It’s important to stay cool as temperatures could potentially break records this weekend. (AP Photo/Mindaugas Kulbis)

It’s important to stay cool as temperatures could potentially break records this weekend. (AP Photo/Mindaugas Kulbis)

Heat warning issued for Golden as temperatures continue to rise

The last time it was this hot in June was in 1925, according to Environment Canada.

Environment Canada has issued a heat warning for Golden, as a dangerous and long heat wave is expected to roll through B.C. starting this Saturday, and lasting until Wednesday.

Daytime highs are expected to range from25 to 40 degress celsuis, combined with overnight lows of 20 to 22 degress celsius.

If temperatures reach their project highs, Golden will be looking at breaking an almost 100 year old heat record, when temperatuers hit 33-35 degrees from June 26 to June 27 in 1925.

Daily highs are forecasted in Golden over the next week to land somewhere between 32 degress celsius and 36 degress celsius.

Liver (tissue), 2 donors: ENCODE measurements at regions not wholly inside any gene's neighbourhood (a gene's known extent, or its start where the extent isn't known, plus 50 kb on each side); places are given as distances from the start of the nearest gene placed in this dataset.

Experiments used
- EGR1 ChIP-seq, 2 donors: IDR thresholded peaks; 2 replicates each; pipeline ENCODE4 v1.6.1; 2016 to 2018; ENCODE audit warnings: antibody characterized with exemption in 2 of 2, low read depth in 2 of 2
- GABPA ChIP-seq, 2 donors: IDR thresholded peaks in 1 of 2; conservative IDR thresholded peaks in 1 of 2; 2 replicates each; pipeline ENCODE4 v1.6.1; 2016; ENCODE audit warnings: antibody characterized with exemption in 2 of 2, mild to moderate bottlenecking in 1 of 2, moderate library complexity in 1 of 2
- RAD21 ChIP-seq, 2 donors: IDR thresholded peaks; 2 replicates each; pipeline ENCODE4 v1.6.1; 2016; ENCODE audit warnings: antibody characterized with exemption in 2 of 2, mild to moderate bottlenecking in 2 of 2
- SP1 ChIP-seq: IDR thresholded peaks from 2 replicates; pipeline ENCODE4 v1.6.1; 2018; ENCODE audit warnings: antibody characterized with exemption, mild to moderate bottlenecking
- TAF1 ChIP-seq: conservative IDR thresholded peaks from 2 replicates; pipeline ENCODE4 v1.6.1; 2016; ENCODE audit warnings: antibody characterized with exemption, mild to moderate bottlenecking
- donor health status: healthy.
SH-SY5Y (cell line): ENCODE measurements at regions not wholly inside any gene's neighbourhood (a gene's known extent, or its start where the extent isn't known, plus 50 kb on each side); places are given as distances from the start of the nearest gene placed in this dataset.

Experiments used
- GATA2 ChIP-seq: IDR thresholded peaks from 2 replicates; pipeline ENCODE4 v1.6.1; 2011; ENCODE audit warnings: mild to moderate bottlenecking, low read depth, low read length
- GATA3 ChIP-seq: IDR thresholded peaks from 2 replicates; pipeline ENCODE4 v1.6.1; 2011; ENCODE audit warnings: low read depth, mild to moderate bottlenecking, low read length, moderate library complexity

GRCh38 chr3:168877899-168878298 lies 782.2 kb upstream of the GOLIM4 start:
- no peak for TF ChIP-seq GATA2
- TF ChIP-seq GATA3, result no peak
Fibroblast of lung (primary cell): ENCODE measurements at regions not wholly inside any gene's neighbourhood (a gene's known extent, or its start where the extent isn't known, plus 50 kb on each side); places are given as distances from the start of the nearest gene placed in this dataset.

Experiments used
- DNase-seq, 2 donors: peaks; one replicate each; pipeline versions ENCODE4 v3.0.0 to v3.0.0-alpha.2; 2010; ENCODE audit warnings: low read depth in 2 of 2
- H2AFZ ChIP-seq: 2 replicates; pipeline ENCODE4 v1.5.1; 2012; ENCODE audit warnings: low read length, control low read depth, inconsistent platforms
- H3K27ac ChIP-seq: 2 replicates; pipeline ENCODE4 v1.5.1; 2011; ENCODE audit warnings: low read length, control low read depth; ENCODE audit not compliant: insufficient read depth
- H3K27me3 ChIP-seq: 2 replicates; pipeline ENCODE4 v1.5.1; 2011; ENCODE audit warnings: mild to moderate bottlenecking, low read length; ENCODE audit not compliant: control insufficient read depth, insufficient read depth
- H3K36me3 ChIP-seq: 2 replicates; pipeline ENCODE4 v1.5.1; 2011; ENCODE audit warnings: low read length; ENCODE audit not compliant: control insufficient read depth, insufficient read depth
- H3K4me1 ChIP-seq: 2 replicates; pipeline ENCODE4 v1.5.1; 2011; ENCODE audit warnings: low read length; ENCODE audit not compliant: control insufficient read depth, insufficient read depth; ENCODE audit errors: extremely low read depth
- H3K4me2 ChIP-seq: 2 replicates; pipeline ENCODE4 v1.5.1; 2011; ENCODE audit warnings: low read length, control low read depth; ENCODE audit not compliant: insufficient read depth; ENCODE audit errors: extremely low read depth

Across the province, records are dropping as temperautres sore due to an exceptionall strong ridge of high pressure which has developped over British Columbia.

Environment canada says that duration of this heat wave is concerning, as there is little relief at night with elevated overnight temperatures. This record-breaking heat event will increase the potential for heat-related illnesses and increase the risk of wildfires due to drought conditions.

Environment Canada and local Medical Health Officers expect an increase in health and safety risks from heat and are advising the public to take precautions.

Dr. Emily Newhouse, medical health officer for Fraser Health, encouraged people to self-monitor for heat-related illness, as well as check on family, friends and neighbours.

Symptoms can include dizziness and fainting, nausea and vomiting, rapid breathing and heartbeat, or extreme thirst, she said.

Watch out for red flags such as symptoms that aren’t improving with self-care, very hot and dry skin, loss of consciousness or confusion, she said.

To cool down, Newhouse suggested a cold shower, cold washcloth, misting cool water, closing blinds, going to another location that has air conditioning, hitting a swimming pool or finding shade.

HealthLinkBC is providing online resources about heat-related illness and how to protect yourself. You can call HealthLinkBC at 8-1-1 to ask about heat related illness.

~with files from the Canadian Press

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